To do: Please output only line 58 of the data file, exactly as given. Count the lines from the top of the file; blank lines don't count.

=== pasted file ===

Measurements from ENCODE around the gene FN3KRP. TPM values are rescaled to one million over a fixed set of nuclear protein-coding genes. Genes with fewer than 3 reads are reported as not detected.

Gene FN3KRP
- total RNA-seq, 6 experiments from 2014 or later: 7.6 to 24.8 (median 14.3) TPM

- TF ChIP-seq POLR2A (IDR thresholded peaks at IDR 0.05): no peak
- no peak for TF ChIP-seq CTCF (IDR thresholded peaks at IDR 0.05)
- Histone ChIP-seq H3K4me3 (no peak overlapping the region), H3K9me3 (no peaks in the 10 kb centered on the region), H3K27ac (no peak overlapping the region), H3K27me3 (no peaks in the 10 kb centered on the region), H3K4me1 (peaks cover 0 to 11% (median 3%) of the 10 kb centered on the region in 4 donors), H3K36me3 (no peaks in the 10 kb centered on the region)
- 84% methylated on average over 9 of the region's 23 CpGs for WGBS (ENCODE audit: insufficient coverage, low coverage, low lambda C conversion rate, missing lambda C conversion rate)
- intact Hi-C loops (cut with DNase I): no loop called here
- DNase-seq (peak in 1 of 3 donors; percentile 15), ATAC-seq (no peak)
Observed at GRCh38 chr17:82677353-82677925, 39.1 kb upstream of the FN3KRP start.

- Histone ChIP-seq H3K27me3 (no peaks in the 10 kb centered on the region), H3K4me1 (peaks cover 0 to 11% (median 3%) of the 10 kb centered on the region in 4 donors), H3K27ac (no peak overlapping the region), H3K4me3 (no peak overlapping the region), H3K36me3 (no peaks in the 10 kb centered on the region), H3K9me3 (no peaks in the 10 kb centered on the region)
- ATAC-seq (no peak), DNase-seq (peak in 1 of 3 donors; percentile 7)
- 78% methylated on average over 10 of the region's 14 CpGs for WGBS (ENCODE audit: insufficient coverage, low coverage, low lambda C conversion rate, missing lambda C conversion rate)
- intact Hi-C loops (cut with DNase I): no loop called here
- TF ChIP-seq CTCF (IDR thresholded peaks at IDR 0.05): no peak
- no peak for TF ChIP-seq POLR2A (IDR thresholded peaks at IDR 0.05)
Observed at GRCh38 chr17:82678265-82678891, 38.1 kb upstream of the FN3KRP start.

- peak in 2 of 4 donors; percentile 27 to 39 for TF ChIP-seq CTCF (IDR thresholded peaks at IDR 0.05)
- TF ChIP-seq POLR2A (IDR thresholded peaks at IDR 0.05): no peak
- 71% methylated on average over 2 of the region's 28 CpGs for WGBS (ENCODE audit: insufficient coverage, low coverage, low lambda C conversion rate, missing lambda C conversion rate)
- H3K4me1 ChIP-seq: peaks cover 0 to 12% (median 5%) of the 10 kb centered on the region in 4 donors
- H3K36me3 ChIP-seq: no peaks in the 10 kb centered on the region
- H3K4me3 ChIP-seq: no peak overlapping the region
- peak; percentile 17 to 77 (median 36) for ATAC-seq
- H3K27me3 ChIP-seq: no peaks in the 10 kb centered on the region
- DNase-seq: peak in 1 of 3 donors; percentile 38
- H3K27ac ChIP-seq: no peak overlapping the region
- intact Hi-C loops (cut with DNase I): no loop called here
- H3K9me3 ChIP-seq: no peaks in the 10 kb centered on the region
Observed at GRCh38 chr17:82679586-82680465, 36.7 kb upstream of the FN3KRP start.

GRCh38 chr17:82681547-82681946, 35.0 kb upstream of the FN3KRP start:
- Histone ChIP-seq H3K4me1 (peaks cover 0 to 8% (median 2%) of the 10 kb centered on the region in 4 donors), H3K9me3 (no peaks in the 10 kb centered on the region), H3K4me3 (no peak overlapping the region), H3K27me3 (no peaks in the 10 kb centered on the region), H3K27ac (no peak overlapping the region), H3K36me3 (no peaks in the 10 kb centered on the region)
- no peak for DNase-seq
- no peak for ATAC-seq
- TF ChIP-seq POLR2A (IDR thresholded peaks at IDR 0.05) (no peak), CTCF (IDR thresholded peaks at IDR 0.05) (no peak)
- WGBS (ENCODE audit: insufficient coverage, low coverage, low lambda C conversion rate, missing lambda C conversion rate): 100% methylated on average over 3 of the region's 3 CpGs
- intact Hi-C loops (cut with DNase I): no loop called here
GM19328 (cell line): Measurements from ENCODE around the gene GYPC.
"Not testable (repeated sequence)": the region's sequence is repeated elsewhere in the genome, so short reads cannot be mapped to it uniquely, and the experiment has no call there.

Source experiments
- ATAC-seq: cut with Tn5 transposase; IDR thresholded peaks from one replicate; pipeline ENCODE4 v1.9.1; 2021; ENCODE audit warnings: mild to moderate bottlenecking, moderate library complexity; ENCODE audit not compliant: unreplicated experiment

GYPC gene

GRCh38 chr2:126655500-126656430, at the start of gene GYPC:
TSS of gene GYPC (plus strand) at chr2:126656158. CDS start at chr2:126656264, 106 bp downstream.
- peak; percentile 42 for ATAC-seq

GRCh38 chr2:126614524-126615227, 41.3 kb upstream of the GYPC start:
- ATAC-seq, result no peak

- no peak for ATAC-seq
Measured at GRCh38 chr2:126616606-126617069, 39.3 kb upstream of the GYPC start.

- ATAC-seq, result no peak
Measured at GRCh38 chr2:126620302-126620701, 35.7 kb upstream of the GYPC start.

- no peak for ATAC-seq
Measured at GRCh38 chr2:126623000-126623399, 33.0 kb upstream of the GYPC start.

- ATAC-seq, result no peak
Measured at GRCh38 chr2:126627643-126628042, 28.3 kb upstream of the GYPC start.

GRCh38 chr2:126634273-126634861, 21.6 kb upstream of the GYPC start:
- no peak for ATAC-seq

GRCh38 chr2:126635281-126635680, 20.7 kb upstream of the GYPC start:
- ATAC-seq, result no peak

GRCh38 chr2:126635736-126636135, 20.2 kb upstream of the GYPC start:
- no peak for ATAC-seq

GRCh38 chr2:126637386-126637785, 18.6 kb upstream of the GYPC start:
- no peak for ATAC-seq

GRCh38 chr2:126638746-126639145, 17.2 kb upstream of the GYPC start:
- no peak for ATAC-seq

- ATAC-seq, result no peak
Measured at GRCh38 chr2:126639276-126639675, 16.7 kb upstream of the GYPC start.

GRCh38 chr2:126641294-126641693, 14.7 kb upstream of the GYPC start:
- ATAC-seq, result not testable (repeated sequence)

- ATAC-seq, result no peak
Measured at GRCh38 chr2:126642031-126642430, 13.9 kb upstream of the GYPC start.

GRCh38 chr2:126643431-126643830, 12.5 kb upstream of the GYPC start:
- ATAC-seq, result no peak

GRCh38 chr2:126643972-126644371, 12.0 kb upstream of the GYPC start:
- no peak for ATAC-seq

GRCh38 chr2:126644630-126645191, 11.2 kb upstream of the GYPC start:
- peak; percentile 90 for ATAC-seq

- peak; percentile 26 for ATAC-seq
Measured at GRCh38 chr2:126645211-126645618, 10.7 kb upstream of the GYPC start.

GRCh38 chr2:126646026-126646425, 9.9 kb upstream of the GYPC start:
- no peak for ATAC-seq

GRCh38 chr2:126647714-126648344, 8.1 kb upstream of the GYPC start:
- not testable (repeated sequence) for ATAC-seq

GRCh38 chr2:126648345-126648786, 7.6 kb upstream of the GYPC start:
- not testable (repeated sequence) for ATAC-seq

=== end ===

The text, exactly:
GRCh38 chr2:126635281-126635680, 20.7 kb upstream of the GYPC start: